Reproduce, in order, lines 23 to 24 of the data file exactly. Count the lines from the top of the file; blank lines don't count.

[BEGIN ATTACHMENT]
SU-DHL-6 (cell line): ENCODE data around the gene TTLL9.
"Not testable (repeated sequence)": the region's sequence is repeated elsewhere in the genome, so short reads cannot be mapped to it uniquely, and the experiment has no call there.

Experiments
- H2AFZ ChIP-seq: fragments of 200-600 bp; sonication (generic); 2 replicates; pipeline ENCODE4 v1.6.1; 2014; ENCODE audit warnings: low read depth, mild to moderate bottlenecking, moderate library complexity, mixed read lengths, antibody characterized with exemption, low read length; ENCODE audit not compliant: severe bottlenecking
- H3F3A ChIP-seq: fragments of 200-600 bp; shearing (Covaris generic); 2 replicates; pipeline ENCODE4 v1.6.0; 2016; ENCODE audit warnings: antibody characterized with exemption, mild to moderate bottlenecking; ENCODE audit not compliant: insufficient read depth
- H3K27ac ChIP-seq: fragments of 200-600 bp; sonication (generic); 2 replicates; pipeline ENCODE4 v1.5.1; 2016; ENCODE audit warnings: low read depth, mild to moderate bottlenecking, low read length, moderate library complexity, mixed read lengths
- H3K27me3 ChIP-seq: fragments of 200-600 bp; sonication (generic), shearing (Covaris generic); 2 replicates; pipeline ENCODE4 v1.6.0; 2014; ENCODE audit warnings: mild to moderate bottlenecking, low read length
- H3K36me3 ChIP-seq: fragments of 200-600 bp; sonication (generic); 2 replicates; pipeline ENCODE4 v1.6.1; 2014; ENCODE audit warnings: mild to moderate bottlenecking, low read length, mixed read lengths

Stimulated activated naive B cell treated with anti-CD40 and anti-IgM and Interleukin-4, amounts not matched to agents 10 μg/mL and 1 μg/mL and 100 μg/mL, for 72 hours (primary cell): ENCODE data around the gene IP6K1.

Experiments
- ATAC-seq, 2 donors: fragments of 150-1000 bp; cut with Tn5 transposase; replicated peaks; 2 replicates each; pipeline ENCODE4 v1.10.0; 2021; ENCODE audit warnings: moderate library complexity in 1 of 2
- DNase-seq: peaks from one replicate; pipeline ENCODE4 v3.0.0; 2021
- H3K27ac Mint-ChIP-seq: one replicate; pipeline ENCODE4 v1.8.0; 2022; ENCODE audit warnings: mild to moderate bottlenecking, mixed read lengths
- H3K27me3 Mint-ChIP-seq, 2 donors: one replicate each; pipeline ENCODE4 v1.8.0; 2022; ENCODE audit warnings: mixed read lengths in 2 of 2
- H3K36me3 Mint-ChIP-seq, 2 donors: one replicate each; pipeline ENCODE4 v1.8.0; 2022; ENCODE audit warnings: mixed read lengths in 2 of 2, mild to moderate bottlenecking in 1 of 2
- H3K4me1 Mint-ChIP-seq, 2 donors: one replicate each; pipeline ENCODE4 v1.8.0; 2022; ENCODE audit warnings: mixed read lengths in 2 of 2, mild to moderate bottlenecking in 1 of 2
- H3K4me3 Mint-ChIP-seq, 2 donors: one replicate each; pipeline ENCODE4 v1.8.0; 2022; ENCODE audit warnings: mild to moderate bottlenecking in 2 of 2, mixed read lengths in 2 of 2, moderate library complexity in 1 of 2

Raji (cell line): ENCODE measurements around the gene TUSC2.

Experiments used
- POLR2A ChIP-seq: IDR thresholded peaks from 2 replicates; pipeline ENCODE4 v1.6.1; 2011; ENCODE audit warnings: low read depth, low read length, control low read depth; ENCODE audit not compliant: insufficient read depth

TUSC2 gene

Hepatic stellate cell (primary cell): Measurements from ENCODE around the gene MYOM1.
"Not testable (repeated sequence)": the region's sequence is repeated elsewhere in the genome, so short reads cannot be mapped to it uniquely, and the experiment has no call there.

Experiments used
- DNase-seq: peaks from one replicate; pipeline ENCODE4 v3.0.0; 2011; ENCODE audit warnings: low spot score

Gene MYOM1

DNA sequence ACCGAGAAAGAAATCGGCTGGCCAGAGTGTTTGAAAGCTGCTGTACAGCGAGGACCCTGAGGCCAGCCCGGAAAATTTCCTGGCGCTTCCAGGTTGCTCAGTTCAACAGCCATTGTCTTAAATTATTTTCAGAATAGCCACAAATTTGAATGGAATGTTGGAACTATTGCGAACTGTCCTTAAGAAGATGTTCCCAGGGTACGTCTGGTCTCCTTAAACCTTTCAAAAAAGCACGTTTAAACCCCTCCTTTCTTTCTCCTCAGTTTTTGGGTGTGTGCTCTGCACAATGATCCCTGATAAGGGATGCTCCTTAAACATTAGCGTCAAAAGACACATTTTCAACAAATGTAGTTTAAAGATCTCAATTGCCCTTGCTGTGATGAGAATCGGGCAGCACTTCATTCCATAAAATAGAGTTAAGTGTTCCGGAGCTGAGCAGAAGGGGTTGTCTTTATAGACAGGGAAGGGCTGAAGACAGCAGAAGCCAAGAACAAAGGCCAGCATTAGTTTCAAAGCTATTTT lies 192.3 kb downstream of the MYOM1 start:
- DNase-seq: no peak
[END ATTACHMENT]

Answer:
"Not testable (repeated sequence)": the region's sequence is repeated elsewhere in the genome, so short reads cannot be mapped to it uniquely, and the experiment has no call there.

Experiments used